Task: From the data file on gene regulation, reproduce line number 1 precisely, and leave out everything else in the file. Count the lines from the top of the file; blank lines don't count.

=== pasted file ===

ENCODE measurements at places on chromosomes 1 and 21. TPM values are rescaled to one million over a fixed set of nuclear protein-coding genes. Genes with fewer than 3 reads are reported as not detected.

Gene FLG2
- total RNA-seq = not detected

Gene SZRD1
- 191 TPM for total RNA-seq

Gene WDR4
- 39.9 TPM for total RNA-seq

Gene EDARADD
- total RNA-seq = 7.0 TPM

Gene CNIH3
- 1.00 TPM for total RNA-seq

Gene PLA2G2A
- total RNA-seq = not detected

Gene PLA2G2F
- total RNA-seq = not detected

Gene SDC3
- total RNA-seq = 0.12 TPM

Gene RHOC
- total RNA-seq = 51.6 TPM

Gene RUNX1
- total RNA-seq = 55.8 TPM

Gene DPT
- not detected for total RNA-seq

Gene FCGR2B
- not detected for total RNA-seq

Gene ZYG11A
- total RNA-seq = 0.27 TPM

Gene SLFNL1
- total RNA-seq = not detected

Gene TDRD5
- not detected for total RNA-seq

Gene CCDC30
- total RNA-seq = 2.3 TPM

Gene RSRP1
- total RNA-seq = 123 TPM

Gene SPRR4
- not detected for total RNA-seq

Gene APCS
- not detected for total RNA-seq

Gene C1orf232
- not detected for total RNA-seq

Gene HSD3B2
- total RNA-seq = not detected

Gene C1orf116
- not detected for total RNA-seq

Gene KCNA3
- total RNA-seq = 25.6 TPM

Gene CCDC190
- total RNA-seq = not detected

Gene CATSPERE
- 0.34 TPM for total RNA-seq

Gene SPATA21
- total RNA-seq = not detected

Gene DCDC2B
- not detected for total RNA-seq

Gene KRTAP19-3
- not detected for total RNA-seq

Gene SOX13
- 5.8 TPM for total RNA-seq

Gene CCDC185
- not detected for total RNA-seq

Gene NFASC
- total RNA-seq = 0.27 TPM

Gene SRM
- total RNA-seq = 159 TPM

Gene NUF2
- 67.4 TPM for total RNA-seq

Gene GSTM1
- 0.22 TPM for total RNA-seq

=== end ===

ENCODE measurements at places on chromosomes 1 and 21. TPM values are rescaled to one million over a fixed set of nuclear protein-coding genes. Genes with fewer than 3 reads are reported as not detected.